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Born at Stara Wola, near Cracow, 1585; died at Cracow, 1656; studied at Louvain, but took his degrees in the University of Cracow, after which he travelled in various countries of Western Europe. Returning, he taught philosophy in the University of Cracow, and then became secretary to Chodkiewicz, whom he accompanied on his expedition to Chocim. For years he was a tutor to young noblemen, and again went over Europe in this capacity with the Hetman Koniecpolski's son. In 1639 he was ordained priest, and subsequently became a canon in Cracow. During the Swedish siege (1655) he administered the diocese for Bishop Gebicki, and it became his duty to show the cathedral to the Swedish king. When he pointed to the tomb of Lokietek who, he said, thrice an exile, had returned thrice, Charles Gustavus remarked that "John Casimir would never return". "Serenissime Rex", he replied, "fortuna variabilis, Deus immutabilis." He died some months later, before John Casimir's triumphant return.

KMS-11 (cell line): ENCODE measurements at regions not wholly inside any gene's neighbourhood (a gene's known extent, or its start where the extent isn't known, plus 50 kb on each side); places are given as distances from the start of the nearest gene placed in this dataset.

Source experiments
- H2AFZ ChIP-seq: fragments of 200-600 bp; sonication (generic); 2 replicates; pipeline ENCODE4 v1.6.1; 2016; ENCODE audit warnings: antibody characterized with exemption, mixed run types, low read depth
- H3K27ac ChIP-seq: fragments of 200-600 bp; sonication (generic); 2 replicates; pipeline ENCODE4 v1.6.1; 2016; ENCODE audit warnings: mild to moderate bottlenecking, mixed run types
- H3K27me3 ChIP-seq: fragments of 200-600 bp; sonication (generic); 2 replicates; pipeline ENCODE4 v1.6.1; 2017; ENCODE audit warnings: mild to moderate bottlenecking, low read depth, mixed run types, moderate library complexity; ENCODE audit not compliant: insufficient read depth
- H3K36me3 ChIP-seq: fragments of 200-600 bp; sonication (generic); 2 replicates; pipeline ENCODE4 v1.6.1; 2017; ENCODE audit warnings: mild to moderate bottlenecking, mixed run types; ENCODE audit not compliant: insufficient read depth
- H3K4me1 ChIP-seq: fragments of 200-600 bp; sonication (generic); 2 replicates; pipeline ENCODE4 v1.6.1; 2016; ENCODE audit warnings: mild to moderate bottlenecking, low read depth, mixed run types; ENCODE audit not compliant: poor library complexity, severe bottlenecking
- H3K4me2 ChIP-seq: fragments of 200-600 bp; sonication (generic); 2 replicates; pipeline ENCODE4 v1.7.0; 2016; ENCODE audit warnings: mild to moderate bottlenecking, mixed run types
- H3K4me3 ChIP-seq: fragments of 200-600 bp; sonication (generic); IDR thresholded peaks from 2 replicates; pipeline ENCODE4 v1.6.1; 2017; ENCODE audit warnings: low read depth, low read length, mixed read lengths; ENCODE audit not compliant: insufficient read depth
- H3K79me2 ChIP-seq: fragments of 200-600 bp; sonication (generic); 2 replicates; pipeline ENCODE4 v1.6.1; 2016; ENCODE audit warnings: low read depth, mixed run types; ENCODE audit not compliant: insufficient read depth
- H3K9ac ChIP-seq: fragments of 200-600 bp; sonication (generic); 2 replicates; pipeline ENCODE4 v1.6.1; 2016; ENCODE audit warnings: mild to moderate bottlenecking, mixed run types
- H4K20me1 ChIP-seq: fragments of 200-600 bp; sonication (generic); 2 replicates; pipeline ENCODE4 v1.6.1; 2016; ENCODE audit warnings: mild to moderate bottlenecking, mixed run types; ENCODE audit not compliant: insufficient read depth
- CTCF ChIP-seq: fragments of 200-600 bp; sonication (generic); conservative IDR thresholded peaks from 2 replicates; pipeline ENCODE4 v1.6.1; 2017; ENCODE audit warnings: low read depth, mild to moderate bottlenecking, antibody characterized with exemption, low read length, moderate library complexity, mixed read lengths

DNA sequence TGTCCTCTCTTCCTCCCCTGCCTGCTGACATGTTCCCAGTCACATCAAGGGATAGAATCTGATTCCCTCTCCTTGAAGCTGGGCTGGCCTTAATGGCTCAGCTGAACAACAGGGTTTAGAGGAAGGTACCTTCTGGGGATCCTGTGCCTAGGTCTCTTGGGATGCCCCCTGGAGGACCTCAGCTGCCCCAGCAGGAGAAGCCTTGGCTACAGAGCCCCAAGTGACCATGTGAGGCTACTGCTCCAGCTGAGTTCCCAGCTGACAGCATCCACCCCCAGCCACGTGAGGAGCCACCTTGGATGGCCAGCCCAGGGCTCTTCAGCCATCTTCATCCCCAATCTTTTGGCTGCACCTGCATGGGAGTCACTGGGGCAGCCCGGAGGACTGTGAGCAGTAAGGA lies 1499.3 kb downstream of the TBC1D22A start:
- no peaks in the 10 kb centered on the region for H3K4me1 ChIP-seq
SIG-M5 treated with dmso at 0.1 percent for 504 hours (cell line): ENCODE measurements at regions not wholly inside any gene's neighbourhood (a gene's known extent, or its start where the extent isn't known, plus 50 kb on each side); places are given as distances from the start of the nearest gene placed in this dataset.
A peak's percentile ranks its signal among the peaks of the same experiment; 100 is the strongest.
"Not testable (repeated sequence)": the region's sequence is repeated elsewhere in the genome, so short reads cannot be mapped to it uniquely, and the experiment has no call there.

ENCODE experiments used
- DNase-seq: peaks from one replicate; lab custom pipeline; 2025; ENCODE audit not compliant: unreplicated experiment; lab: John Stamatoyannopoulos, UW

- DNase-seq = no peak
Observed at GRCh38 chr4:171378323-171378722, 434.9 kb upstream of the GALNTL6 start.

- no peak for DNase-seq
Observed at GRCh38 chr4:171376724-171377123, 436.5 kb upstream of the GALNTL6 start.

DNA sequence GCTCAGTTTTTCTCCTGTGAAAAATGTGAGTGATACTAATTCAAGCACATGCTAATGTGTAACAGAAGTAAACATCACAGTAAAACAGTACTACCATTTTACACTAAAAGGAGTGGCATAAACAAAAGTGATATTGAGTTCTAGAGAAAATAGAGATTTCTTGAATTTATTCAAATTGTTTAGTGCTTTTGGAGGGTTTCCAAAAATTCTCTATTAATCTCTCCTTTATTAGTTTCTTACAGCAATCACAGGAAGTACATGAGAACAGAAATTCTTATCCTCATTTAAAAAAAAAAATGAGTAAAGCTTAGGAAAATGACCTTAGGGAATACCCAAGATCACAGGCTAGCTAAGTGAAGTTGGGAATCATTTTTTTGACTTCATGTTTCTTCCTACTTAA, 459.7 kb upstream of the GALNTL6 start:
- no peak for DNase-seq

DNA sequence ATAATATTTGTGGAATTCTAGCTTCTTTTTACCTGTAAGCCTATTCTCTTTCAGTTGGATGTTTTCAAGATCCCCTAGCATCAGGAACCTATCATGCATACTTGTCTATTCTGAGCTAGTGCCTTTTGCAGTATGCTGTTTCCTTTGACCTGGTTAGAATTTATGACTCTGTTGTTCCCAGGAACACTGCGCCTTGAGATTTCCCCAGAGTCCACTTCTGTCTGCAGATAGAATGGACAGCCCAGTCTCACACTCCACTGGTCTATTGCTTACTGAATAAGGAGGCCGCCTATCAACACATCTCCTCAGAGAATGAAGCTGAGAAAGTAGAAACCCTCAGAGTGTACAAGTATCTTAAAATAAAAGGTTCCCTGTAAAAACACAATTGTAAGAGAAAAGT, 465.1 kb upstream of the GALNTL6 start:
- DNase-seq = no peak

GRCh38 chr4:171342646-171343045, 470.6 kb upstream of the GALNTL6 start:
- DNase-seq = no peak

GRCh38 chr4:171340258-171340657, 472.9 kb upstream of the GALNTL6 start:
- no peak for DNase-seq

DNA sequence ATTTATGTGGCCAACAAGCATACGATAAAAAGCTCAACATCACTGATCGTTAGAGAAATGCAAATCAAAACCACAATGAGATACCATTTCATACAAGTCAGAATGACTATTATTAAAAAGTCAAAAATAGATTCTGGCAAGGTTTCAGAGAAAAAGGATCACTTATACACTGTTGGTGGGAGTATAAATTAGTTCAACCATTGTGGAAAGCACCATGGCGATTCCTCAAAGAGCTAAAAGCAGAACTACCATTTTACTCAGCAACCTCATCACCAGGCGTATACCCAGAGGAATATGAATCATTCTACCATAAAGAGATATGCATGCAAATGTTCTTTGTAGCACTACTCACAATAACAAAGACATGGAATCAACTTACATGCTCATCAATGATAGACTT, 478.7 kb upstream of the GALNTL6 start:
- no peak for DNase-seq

Starowolski wrote most abundantly and on every possible subject — history, geography, law, strategy, theology, and politics. His province also embraced literature, for his "Scriptorum Polonicorum Hecatontas" is a short biography of Polish authors, with the titles of their works. This he wrote during his travels abroad, where he published it in Latin, to instruct foreigners in Polish matters. At the same time he wrote books in Polish, chiefly of a moral character, and many theological treatises; also two collections of sermons entitled: "The Lord's Sanctuary " and "The Ark of the Testament". His chief political works are: an exhortation to put down the Tatars; "The True Knight"; and three works intended to reform Polish morals, with different titles, and in different degrees of elaboration. Last, and shortly before his death, appeared his famous though short "Lament of the dying Mother, Poland, over her undutiful sons"; from Skarga's days to those of Mickiewicz, no equally lofty expression of patriotism appeared. Starowolski wrote more than sixty books; but those mentioned suffice to give an idea of the extent of his learning, intelligence, assiduity, and zeal for his country's welfare. In the commonwealth, tottering to its fall, he was one of the most public-spirited men; possibly there was not a single evil in Poland which he did not denounce. And thus, though no genius, he is most worthy of respect, and is the principal literary figure of those times. As a writer, perhaps on account of his numerous works, he is neither very correct nor very brilliant; yet at times (as in the Lament), under the influence of his indignation, he rises to heights of thrilling eloquence. As a political writer, he possesses the quality of sound common sense, and not unfrequently succeeds in pointing out the right means of saving the State. On the whole, he is somewhat more of a moralist than of a politician; at all events, in his writings, the reform of morals takes up a larger place than the regeneration of the commonwealth.

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